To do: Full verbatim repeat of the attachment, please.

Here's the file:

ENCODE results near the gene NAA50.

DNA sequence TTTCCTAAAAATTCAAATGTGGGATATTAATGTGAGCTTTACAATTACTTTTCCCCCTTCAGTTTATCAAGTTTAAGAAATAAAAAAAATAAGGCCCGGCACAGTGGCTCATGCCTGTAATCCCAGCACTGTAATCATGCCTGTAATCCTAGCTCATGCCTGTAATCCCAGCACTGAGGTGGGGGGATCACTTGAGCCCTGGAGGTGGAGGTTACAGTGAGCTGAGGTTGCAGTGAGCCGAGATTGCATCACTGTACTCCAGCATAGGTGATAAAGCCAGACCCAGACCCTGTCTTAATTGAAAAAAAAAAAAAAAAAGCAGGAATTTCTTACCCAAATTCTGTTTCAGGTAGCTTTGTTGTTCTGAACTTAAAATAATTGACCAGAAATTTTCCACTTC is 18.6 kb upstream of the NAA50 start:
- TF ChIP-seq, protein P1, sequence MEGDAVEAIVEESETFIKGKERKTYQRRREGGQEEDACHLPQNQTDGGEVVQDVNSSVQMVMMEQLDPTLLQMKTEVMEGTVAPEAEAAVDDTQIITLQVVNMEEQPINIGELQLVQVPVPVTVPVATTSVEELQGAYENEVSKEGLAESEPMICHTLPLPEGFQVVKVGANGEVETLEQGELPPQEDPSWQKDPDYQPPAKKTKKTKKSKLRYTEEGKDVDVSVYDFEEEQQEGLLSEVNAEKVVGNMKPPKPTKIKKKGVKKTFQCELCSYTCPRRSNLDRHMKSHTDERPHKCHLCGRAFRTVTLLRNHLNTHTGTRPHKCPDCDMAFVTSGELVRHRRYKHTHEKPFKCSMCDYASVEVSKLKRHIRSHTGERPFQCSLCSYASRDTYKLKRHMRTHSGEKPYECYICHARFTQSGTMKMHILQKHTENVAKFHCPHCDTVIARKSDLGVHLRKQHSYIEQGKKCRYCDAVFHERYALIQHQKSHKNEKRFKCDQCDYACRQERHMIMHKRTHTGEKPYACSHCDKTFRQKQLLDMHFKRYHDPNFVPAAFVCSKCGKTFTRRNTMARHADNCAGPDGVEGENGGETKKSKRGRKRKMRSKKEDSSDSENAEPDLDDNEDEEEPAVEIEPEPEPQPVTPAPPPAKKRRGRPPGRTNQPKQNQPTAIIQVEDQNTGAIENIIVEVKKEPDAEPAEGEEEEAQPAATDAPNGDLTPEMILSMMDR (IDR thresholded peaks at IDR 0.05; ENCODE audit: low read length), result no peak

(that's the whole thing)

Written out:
ENCODE results near the gene NAA50.

DNA sequence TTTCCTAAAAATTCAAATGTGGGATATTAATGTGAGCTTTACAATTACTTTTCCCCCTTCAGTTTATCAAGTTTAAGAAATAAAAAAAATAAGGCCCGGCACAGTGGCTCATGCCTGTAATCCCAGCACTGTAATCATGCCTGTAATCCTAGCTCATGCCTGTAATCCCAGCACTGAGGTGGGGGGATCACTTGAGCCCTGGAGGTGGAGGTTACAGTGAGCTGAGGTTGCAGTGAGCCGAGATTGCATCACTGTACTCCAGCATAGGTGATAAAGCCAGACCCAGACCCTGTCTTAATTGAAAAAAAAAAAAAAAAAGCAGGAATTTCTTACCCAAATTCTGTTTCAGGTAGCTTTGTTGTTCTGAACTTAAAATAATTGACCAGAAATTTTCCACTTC is 18.6 kb upstream of the NAA50 start:
- TF ChIP-seq, protein P1, sequence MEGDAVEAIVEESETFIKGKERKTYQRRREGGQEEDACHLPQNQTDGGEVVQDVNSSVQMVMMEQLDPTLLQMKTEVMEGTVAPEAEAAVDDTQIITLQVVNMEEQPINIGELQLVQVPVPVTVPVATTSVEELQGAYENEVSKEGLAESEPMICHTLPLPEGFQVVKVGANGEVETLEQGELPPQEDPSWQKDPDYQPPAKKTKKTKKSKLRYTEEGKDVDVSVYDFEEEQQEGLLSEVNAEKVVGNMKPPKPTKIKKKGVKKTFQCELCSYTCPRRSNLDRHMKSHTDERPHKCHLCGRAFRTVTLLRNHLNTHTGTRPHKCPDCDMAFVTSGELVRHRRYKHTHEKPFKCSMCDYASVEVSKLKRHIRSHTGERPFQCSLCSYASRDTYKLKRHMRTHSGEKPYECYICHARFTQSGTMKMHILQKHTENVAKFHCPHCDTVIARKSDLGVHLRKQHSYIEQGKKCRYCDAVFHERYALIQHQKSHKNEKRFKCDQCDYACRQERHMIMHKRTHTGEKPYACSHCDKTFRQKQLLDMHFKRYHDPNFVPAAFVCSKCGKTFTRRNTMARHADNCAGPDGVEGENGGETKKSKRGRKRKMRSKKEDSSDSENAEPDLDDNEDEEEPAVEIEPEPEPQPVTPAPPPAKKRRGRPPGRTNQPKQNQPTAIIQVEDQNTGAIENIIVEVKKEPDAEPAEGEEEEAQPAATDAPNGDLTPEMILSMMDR (IDR thresholded peaks at IDR 0.05; ENCODE audit: low read length), result no peak